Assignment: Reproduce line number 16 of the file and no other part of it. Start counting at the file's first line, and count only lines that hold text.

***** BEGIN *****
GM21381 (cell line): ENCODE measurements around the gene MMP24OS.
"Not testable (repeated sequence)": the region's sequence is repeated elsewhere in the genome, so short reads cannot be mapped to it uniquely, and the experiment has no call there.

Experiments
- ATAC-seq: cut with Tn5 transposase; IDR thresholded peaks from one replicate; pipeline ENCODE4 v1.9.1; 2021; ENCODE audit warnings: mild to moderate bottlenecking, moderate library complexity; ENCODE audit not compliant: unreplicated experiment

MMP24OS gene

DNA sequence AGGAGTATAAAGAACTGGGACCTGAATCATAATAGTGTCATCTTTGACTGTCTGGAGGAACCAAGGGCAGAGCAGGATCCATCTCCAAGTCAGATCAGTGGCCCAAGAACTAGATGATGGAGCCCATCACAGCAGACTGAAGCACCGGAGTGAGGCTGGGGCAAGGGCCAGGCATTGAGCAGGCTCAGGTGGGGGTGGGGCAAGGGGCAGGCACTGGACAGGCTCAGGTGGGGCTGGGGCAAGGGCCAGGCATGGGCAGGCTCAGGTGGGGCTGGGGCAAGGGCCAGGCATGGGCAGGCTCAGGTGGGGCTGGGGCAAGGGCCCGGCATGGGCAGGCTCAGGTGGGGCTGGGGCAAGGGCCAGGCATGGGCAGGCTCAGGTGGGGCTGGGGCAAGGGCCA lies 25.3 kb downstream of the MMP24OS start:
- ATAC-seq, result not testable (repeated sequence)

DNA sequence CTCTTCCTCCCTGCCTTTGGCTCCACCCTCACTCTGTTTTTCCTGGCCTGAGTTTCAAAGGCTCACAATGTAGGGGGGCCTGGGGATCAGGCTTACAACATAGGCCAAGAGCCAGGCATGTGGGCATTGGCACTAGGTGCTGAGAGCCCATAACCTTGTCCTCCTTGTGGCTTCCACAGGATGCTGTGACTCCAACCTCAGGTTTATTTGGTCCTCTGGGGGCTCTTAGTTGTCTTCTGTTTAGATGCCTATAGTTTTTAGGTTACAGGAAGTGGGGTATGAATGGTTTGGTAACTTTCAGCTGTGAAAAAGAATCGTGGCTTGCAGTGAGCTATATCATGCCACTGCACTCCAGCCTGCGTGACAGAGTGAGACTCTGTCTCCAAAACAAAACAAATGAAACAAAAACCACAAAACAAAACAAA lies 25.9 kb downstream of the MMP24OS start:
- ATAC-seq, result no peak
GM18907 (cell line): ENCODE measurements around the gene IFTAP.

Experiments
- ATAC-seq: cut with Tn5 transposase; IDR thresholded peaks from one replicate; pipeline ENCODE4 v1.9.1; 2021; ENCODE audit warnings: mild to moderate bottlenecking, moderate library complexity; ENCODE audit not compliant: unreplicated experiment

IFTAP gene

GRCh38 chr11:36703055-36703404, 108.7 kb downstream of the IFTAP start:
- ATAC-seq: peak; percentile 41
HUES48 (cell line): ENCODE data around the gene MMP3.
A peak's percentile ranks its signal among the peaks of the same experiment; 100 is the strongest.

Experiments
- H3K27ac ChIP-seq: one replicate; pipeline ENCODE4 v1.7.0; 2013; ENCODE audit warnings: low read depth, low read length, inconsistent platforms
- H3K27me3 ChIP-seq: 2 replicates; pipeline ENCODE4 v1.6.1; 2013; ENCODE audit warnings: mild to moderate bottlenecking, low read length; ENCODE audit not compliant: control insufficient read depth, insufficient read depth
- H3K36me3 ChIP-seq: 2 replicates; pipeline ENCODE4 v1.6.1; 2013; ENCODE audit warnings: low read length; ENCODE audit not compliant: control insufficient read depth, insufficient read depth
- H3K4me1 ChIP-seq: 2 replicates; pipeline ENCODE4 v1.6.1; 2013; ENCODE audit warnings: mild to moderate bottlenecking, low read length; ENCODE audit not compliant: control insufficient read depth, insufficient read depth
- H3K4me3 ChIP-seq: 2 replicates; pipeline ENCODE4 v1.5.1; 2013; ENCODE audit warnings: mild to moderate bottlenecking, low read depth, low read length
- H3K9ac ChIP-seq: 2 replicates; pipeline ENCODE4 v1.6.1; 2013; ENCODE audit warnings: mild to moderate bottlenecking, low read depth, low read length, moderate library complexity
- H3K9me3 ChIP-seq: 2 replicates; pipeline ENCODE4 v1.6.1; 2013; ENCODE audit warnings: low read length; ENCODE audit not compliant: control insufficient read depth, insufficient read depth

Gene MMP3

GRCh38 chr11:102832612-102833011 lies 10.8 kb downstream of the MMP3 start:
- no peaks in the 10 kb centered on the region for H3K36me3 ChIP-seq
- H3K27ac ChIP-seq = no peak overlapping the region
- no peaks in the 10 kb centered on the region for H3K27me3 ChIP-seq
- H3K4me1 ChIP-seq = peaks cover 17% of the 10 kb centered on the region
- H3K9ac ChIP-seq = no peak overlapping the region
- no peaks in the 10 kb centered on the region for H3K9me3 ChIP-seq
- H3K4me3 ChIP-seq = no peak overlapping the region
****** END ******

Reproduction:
HUES48 (cell line): ENCODE data around the gene MMP3.